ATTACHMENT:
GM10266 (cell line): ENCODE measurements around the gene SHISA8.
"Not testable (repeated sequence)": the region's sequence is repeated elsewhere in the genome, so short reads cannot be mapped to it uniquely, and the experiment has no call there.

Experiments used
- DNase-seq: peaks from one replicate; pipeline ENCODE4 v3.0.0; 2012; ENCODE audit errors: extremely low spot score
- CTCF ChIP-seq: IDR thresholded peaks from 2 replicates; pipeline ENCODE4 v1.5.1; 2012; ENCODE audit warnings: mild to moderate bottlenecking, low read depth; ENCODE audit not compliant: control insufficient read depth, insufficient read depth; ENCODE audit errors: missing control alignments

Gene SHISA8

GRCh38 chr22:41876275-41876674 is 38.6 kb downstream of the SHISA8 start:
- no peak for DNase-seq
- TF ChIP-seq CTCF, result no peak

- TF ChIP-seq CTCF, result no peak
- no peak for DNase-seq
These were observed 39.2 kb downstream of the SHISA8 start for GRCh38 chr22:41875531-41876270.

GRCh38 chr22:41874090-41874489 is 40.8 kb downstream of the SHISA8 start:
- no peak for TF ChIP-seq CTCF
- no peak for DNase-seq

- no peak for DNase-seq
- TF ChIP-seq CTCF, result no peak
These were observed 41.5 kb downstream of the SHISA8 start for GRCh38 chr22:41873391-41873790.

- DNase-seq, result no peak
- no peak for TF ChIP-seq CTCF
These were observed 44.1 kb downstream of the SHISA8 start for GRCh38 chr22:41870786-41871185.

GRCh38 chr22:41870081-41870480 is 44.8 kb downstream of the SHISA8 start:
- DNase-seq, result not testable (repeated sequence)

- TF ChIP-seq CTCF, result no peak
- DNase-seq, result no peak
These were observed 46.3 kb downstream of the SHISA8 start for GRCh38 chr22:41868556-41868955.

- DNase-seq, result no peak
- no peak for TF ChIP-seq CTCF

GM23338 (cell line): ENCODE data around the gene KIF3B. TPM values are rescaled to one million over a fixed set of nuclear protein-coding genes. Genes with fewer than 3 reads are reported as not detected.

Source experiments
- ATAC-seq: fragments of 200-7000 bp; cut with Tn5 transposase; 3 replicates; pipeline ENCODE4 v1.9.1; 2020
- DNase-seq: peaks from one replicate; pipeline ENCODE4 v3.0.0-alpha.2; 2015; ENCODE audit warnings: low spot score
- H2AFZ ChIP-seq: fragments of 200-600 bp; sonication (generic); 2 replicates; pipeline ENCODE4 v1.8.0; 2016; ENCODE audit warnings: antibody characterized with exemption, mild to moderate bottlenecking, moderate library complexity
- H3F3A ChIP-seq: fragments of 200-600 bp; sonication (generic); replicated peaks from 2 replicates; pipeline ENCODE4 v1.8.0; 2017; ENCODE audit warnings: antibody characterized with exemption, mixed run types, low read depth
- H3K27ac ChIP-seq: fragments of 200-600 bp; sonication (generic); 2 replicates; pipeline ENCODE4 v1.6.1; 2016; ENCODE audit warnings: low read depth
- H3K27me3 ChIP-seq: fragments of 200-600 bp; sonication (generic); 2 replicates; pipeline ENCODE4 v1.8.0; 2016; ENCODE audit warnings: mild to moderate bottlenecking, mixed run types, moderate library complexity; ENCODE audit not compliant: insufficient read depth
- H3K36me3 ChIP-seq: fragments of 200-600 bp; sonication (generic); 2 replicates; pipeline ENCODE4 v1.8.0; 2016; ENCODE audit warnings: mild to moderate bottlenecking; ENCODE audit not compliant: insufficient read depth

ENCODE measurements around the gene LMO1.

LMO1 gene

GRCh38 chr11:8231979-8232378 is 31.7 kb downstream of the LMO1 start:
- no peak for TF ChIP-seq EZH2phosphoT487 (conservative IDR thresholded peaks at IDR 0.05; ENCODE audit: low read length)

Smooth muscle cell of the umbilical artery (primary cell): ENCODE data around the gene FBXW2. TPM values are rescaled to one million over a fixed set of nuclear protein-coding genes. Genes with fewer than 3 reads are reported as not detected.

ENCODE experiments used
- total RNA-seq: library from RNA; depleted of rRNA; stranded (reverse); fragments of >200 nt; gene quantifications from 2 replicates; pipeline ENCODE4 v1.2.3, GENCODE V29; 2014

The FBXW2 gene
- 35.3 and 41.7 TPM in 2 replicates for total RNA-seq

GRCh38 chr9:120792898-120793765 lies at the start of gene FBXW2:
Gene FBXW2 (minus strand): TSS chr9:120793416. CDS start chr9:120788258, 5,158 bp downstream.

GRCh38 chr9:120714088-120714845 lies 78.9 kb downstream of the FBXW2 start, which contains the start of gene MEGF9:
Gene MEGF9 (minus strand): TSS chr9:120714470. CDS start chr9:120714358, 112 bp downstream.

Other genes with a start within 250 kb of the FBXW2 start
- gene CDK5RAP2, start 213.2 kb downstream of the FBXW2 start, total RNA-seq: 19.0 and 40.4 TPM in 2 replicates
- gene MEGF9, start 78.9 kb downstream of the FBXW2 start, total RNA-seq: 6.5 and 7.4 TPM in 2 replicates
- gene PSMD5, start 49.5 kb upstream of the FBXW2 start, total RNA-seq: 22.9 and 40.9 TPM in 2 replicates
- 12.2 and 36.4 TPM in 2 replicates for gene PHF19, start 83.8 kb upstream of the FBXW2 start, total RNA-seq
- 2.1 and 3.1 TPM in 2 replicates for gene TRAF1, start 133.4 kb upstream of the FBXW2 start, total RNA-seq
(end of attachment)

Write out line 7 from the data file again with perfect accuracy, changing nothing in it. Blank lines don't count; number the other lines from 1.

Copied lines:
GRCh38 chr22:41876275-41876674 is 38.6 kb downstream of the SHISA8 start: